This is Part One of two episodes and a part of our mini-series on relaunching in religion.
Rabbi Suzanne Offit was ordained at the Hebrew College Rabbinical School, which she entered enthusiastically as one of its founding students in 2004. She started her deep Jewish learning in earnest at 40; and she experienced tremendous guilt when glorious hours of Jewish learning took her away from her children. She is a Board-Certified Chaplain and served as the Palliative Care chaplain in post-acute services at Hebrew SeniorLife in Boston for 14 years. Her focus is geriatrics and end-of-life work with patients and families. Rabbi Offit is dedicated to understanding through her many experiences and research how best to serve vulnerable populations in our society and how substance use disorder, moral injury, chronic illness and racism affect families. She holds leadership positions on the boards of a number of non-profits. In addition to caring for patients and families, Rabbi Offit cares for 12 beehives, 4 chickens, 3 adult sons and 1 husband.
Carol Fishman Cohen: Just a quick warning that there's some salty language in today's episode. So if there are little ears nearby, maybe save this one for later.
Welcome to 3,2,1 iRelaunch, the podcast where we discuss strategies, advice, and success stories about returning to work after a career break. I'm Carol Fishman Cohen, CEO and co-founder of iRelaunch and your host. Today, we start with part one of two episodes speaking with Rabbi Suzanne Offit about her relaunch in the clergy.
These episodes are part of our miniseries on relaunching in religion. I have to say at the outset that Rabbi Offit is a long time friend, and one of my closest friends. I usually don't interview my close friends on our podcasts, but I am today, and you will see why when you hear about her relaunch and her thoughts on relaunching.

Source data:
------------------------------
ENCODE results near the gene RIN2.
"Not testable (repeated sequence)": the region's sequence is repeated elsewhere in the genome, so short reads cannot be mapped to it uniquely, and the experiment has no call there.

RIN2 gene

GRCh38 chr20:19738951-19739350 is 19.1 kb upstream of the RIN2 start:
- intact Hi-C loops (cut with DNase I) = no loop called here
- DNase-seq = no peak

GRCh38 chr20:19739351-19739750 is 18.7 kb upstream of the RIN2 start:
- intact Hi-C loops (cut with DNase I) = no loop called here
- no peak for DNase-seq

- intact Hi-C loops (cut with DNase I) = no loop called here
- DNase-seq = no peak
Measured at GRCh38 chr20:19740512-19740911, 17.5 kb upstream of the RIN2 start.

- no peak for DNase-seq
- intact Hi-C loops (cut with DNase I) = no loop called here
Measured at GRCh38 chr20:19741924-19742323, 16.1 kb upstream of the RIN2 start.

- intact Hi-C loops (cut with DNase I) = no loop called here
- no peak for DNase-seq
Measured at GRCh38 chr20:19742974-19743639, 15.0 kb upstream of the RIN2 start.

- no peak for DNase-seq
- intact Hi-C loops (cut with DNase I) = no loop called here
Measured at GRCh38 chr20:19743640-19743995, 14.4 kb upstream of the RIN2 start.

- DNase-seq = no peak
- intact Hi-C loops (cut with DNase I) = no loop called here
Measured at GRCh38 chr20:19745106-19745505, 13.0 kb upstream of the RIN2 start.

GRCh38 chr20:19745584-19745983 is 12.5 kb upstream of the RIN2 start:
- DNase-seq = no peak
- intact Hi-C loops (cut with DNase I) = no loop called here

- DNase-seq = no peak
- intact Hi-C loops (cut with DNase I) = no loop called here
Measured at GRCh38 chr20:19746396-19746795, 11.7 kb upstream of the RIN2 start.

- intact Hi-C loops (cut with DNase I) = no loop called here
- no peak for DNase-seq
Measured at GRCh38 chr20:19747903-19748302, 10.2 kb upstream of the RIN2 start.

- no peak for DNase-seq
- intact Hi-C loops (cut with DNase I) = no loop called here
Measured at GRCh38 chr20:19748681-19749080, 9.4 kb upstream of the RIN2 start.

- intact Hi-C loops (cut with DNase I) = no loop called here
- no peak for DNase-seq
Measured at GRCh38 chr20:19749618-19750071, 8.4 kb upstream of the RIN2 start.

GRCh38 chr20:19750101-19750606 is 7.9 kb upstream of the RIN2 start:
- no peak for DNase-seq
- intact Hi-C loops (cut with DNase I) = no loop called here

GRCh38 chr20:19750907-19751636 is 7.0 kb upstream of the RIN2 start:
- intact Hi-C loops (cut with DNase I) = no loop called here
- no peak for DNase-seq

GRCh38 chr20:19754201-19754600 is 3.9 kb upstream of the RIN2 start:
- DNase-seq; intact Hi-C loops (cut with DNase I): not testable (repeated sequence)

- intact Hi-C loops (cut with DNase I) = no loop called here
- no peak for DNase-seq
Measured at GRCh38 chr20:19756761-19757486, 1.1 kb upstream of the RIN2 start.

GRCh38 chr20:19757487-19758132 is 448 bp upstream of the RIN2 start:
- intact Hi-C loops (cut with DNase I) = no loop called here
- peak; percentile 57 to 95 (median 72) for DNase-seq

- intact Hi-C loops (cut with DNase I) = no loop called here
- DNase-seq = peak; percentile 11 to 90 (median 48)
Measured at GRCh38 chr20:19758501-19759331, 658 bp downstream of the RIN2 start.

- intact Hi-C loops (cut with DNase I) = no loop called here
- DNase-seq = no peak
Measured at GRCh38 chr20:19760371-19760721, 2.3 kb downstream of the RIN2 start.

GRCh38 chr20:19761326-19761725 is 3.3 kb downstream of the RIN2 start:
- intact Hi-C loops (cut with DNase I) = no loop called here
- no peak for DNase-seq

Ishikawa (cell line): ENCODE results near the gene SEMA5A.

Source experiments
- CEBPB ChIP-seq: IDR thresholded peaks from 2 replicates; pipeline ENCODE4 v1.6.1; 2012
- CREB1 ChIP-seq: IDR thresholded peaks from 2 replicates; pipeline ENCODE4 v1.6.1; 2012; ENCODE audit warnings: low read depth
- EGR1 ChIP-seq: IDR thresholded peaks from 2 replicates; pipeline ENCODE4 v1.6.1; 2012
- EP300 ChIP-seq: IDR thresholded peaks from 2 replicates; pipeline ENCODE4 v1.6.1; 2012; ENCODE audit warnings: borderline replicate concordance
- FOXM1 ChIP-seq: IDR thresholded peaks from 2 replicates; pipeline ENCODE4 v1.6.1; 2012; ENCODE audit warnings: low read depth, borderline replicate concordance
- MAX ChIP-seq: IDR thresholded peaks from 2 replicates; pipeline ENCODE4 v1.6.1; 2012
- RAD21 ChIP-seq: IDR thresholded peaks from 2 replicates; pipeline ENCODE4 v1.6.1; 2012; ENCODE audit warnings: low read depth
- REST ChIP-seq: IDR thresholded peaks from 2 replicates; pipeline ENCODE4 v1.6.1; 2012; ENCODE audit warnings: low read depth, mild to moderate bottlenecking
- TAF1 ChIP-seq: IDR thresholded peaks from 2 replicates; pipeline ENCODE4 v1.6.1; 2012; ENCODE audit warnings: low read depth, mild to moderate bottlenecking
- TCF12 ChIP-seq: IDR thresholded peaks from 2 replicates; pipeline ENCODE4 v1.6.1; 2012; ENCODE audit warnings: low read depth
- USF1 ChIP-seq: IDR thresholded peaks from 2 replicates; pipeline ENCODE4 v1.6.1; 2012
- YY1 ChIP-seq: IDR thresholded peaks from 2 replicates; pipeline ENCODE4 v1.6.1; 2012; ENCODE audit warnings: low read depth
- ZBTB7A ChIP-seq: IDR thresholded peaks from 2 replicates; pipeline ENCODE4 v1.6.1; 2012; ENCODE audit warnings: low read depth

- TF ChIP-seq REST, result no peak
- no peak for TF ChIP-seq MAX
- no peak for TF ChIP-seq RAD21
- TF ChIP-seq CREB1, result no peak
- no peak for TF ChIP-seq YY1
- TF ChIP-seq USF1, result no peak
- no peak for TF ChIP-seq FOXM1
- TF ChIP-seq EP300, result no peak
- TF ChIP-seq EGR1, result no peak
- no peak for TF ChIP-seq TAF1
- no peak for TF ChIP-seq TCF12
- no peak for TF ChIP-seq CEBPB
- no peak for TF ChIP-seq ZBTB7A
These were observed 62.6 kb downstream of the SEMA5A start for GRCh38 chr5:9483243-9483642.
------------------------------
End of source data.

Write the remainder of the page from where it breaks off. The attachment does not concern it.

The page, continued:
Rabbi Offit was ordained at the Hebrew College Rabbinical School, which she enthusiastically entered as one of its founding students in 2004. She started her deep Jewish learning in earnest at age 40, and experienced tremendous guilt when glorious hours of Jewish learning took her away from her children. She is a board certified chaplain, and served as the palliative care chaplain in post-acute services at Hebrew Senior Life in Boston for fourteen years.
Her focus is geriatrics and end of life work with patients and families. Rabbi Offit is dedicated to understanding through her many experiences and research how best to serve vulnerable populations in our society and how substance use disorder, moral injury, chronic illness, and racism affect families. She holds leadership positions on the boards of a number of nonprofits. And in addition to caring for patients and families, Rabbi Offit also cares for twelve beehives, four chickens, three adult sons, and one husband. Rabbi Offit, welcome to 3,2,1 iRelaunch.
Suzanne Offit: Thank you, Carol. I'm so happy to be with you today.
Carol Fishman Cohen: Well, I should say it's so awkward for me to call you Rabbi Offit because we've been friends forever. So I just wanted to know, how should I address you during the podcast?